FreeWeibo

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FreeWeibo (自由微博)
Type of site
Microblogging
Available in Simplified Chinese/English
Owner Independent
Website freeweibo.com
Commercial Yes
Registration Required
Launched October 2012[1]

FreeWeibo (Chinese: 自由微博) is a website that monitors and makes available content from leading Chinese microblogging site Sina Weibo that has been censored and deleted by Chinese authorities under the Great Firewall.[2] The home page is constantly updated to show the latest most-censored Weibo content.[3]

The site allows searches for any deleted microblogging strings and content, such as the names of dissidents, "64", "tiananmen", dalai (as in Dalai Lama, specifically the 14th Dalai Lama), "Xinjiang independence", "Winnie the Pooh", and terms related to any breaking news deemed sensitive. In addition, there are many terms relating to advertising content, pornography and so on.[4]

History[edit]

The founder of the site goes by the name "Martin Johnson". According to Deutsche Welle, he describes his mission as: breaking Chinese Internet censorship and creating a free Internet. The establishment of the FreeWeibo site specifically targets system-deleted posts on Sina Weibo, Twitter, and other large community websites,[2] since around 12 percent of all posts for other Weibo platforms are removed by censors.[5]

Concept[edit]

The United States magazine Quartz reported that one of the three founders of the site, "Charlie Smith", said out of concern about the CCP's censorship, they established in 2011 the Chinese website GreatFire with the aim to provide a resource to clearly show what was blocked.[6]

Operation[edit]

"Martin Johnson" said that, like all major sites in China, Sina Weibo employs its own censors. They would manually remove content deemed sensitive, as automatic filtering cannot catch all such posts. Many comments are live for a few minutes or even hours before they are reviewed and deleted, so FreeWeibo makes use of this loophole and collect those posts. "Charlie Smith" said that they copy every Sina Weibo post, but this approach requires a huge storage capacity. According to the Deutche Welle report, to access the FreeWeibo page from within China, people must use VPN software to bypass the authorities.[6]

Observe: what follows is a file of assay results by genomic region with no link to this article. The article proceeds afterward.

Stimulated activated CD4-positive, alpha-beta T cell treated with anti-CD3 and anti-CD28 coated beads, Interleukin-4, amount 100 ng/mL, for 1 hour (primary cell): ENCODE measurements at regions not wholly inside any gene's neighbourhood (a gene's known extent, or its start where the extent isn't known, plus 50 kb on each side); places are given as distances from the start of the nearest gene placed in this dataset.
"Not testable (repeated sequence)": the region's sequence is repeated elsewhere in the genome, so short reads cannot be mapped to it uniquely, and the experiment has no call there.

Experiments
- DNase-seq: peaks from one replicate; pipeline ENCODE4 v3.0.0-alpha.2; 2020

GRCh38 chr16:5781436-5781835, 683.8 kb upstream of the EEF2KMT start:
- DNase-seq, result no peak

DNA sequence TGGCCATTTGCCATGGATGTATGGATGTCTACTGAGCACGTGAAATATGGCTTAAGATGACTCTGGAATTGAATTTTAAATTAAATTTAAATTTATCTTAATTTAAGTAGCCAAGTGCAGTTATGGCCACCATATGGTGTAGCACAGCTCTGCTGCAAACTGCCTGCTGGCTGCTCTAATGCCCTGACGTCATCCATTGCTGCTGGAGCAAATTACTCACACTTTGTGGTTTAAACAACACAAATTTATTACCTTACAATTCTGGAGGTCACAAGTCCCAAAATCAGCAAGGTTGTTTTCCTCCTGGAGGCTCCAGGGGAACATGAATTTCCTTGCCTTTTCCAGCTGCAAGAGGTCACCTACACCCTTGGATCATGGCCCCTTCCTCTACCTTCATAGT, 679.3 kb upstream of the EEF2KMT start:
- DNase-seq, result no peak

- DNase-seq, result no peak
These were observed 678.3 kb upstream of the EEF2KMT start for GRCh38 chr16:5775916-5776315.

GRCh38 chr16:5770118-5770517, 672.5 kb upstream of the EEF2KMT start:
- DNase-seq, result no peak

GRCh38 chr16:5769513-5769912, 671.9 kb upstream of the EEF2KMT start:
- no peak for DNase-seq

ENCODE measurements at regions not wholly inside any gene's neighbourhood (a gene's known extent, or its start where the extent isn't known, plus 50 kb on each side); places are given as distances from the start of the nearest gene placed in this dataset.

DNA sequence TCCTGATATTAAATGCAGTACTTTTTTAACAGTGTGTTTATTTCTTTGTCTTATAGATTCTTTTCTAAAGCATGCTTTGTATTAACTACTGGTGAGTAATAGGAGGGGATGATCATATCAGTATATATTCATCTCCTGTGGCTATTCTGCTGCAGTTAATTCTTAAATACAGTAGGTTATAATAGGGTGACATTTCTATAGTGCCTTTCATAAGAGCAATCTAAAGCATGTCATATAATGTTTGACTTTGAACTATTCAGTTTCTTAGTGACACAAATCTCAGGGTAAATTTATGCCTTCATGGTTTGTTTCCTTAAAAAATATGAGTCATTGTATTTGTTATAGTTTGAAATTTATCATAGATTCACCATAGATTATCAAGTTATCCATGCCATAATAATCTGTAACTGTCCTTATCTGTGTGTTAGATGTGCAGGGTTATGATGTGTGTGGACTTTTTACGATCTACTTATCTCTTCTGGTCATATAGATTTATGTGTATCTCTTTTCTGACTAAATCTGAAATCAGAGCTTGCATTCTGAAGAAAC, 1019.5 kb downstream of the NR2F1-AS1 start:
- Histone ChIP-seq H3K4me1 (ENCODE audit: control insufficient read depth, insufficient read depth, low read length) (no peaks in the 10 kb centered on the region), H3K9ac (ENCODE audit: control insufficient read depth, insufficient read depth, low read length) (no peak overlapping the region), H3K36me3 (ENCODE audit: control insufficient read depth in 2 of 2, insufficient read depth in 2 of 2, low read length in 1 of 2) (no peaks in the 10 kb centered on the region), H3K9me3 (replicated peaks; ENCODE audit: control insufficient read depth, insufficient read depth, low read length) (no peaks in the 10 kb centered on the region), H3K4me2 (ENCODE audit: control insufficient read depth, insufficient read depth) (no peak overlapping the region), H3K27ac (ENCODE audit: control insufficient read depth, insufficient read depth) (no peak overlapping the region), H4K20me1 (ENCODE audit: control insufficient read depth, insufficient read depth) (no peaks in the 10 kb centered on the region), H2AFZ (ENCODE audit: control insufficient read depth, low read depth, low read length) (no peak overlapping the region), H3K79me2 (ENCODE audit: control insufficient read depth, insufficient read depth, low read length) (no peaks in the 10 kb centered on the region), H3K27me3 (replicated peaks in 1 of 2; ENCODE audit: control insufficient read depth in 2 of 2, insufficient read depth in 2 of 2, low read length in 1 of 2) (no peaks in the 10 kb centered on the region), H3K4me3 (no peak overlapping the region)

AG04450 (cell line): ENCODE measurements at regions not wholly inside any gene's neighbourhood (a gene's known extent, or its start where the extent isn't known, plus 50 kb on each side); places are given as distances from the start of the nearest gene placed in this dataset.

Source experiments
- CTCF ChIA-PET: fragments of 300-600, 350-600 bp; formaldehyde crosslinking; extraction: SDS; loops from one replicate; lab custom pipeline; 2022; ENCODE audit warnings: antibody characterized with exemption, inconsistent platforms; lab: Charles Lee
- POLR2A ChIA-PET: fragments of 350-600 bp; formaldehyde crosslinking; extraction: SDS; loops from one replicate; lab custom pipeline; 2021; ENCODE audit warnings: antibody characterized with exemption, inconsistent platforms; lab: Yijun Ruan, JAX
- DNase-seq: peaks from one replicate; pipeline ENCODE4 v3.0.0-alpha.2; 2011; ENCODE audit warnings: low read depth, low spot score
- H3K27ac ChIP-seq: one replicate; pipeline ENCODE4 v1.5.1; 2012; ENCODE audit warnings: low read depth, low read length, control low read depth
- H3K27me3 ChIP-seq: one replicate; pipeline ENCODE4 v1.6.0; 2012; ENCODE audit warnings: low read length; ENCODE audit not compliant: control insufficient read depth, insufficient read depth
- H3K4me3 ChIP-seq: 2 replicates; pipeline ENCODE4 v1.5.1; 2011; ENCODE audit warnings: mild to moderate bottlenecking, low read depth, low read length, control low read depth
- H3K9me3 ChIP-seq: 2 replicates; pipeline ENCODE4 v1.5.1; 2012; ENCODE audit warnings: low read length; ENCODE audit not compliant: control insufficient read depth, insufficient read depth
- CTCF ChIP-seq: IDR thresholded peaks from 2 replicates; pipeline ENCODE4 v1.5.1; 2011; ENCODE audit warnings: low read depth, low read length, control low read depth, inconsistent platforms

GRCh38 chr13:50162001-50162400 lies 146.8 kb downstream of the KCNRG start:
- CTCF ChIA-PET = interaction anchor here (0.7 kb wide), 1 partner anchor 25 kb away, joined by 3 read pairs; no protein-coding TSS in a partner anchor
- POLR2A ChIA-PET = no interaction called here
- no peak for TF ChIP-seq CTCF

FreeWeibo gathers data directly from Sina Weibo as well as from WeiboScope, which is a project by the Journalism and Media Studies Centre at the University of Hong Kong.

Objectives[edit]

In the Quartz report, "Charlie Smith" expected to defeat the censorship system with FreeWeibo. He said he would continue to pressure the Chinese government until they give up the practice.[6][7][8]

Mobile app[edit]

On October 4, 2013, the outfit released an app version of the site in the Chinese Apple app store in a collaboration with Radio Netherlands Worldwide. However, under pressure from the Government of China, Apple took down the app on November 28.[9][10]

Awards[edit]

  • 2013: Winner of Deutsche Welle "The Bobs" for Best Innovation.[11][4]
  • 2014: Nominated for the Index on Censorship’s Freedom of Expression Awards in digital activism.[9]

Notes and references[edit]

See also[edit]

External links[edit]